The current water year is a stark contrast from last year’s water totals.
Tooele City measured 17.62 inches of precipitation for the 2016-17 water year, about 2.5 inches above normal. But during the past nine months, Tooele City has received only 9.73 inches — almost 5.5 inches below normal. Water years begin on Oct. 1 and end on Sept. 30 of the following year.
More contrast is evident at local reservoirs. In spring 2017, both Grantsville and Settlement Canyon reservoirs overflowed and water restrictions weren’t imposed to guarantee water availability throughout the summer and into fall. But this year, both irrigation companies imposed restrictions in June.
Tooele County and the West Desert received only 61 percent of normal precipitation for the past nine months, according to the Utah Climate and Water Report published on July 1. The meager water totals have resulted in “severe drought” conditions for the eastern portions of Tooele and Rush valleys.
The eastern part of Tooele County regressed to a D2 “severe drought” status three months ago, one step above a D3 “extreme drought” level that most of the county experienced in 2012, 2013 and 2015, according to historical data published by the U.S. Drought Monitor.
The U.S. Drought monitor ranks levels of drought as D0 – Abnormally Dry, D1 – Moderate Drought, D2 – Severe Drought, D3 – Extreme Drought and D4 – Exceptional Drought.
The county rebounded out of drought conditions during the 2016-17 water year on July 7, 2017, according to previous Drought Monitor maps. But on Sept. 26, 2017, the eastern half of Tooele County was listed as D0 “abnormally dry” by the U.S. Drought Monitor. Then on Dec. 26, 2017, a small section of the eastern side of the county had regressed to D1 status “moderate drought” while most of the county was still D0 “abnormally dry.”
Three months ago the eastern section of the county regressed to D2 status “severe drought” with the rest of the county at D1 “moderate drought.” Those same conditions exist as of July 3, according to the U.S. Drought Monitor.
“We update the map once a week,” said Dave Simeral of the Western Region Climate Center in Reno, Nevada. “It’s kind of an intricate process we go through to produce the map.”
The U.S. Drought Monitor’s weekly map shows the location and intensity of drought in the United States. It is a collaborative effort of the U.S. Department of Agriculture, National Drought Mitigation Center at the University of Nebraska-Lincoln, the U.S. Department of Commerce and the National Oceanic and Atmospheric Administration.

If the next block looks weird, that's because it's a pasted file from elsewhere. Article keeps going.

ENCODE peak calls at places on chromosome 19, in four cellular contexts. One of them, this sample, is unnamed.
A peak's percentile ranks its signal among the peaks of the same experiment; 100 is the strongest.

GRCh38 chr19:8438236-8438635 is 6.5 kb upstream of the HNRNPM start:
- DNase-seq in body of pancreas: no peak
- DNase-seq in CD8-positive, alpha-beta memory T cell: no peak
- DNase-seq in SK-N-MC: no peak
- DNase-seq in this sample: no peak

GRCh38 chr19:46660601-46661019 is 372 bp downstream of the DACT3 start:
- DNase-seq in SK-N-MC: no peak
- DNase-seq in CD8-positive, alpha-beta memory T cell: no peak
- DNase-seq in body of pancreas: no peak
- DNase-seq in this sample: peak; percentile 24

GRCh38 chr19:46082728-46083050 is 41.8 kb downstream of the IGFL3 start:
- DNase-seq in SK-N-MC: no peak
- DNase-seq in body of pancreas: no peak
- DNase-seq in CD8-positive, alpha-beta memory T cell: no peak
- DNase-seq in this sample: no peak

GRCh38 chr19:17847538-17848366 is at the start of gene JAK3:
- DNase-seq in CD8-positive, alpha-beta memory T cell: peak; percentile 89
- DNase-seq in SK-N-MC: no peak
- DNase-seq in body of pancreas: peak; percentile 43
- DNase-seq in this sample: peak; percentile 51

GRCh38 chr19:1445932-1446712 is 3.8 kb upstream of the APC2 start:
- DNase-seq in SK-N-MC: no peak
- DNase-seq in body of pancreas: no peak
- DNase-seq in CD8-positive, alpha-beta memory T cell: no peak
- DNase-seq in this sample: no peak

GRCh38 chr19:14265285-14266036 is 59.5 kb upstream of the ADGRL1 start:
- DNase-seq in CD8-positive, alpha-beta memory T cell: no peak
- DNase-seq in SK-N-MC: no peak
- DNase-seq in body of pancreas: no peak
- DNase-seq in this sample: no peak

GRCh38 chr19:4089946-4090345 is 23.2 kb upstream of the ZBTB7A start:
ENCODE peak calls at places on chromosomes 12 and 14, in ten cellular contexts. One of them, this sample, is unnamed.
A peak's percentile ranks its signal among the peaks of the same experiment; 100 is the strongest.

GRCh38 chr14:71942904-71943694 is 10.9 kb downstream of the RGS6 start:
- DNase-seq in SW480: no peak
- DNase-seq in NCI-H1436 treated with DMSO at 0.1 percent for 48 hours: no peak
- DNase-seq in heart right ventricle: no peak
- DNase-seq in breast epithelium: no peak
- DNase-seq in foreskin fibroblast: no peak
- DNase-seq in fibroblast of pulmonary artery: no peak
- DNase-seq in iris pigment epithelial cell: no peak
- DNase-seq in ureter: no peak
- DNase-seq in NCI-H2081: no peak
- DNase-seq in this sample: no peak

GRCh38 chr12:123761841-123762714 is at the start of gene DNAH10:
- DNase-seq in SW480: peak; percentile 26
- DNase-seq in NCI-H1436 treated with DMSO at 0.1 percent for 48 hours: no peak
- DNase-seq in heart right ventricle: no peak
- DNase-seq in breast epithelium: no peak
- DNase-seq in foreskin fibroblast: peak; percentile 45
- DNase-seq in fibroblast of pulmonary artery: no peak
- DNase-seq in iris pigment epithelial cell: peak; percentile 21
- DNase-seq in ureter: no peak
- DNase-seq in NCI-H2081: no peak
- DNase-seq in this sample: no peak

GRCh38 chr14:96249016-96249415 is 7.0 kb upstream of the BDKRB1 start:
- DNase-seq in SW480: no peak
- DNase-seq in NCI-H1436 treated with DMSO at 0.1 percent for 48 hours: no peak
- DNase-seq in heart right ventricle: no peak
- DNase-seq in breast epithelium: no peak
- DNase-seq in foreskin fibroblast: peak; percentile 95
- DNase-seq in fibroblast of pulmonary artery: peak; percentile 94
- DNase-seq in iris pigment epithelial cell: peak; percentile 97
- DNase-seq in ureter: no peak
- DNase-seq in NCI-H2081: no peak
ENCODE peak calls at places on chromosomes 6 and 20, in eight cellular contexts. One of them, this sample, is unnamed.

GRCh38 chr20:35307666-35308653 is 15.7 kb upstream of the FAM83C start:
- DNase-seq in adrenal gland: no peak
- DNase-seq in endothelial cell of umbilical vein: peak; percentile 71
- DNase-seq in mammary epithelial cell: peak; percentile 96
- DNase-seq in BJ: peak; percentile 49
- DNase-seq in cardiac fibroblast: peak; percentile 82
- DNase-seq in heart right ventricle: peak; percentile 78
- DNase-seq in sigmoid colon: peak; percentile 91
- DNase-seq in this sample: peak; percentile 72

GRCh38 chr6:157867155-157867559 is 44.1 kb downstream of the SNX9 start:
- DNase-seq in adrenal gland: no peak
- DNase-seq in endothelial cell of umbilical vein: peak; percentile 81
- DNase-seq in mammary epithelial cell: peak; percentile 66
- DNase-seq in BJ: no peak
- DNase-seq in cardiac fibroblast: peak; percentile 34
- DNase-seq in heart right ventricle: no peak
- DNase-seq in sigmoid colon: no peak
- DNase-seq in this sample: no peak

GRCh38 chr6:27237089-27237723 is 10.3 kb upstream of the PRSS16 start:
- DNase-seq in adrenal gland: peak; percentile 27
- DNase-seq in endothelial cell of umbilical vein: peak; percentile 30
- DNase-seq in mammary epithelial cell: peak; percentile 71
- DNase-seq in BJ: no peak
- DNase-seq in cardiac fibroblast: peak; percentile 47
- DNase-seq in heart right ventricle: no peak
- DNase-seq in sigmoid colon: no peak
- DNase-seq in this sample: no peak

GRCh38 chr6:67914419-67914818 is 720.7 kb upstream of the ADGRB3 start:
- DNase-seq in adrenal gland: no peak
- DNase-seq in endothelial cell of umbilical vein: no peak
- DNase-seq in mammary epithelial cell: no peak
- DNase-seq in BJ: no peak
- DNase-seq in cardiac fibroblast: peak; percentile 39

“We look at a variety of indicators including precipitation, snowpack, reservoir conditions and ground moisture,” Simeral said. “We look at all these things during various time scales and look back a couple of years in time. We also have local contributors in every state who know the area and can provide us with information.”
Tooele County experienced “extreme drought” conditions back in March through May of 2015, according to U.S. Drought Monitor data. From June 2012 through May 2013, Tooele County was also in an “extreme drought” state.
From the start of 2012 through June, 2016, most of the county was in a D2 “severe drought” condition.
“There was likely no rainfall for the month of June in Tooele Valley,” said Troy Brosten, hydrologist with the Natural Resources Conservation Service.
“It’s nice to get summer and fall rain, especially if you don’t have a reservoir to rely on, but the summer precipitation is consumed locally where it falls and will not replenish reservoir levels,” Brosten said.
“For reservoir storage the best time to get precipitation is in the winter. The second best is in the spring,” he said.
Brosten provided information on Tooele County precipitation from 1980-2010 gathered at Vernon, Rocky Basin and Mining Fork SnoTel sites.
Based on the 30-year average (1980-2010) the biggest precipitation month has been March, followed by April, February, and January, according to SnoTel data.
Precipitation in Tooele Valley in June 2018 was only 2 percent of average, according to the Utah Climate and Water Report.
It brought the seasonal precipitation accumulation (October-June) to 61 percent of average. Soil moisture is at 19 percent compared to 29 percent last year. Reservoir storage is at 53 percent of capacity, compared to 84 percent last year.
Tooele Valley and West Desert Basin have been below average precipitation the past nine months.
June was the worst at 2 percent of average; followed by October, 2017 at 14 percent of average; November, 2017, 42 percent of average; December, 2017, 49 percent of average; and February, 2018, 62 percent of average.
January, March, April and May were above 80 percent of average, but below 90 percent of average.
A U.S. Drought Monitor chart explains the various levels of drought conditions.
D0 – Abnormally Dry
– Short-term dryness slowing planting, growth of crops
– Some lingering water deficits
– Pastures or crops not fully recovered
D1 – Moderate Drought
– Some damage to crops, pastures
– Some water shortages developing
– Voluntary water-use restrictions requested
D2 – Severe Drought
– Crop or pasture loss likely
– Water shortages common
– Water restrictions imposed
D3 – Extreme Drought
– Major crop/pasture losses
– Widespread water shortages or restrictions
D4 – Exceptional Drought
– Exceptional and widespread crop/pasture losses
– Shortages of water creating emergencies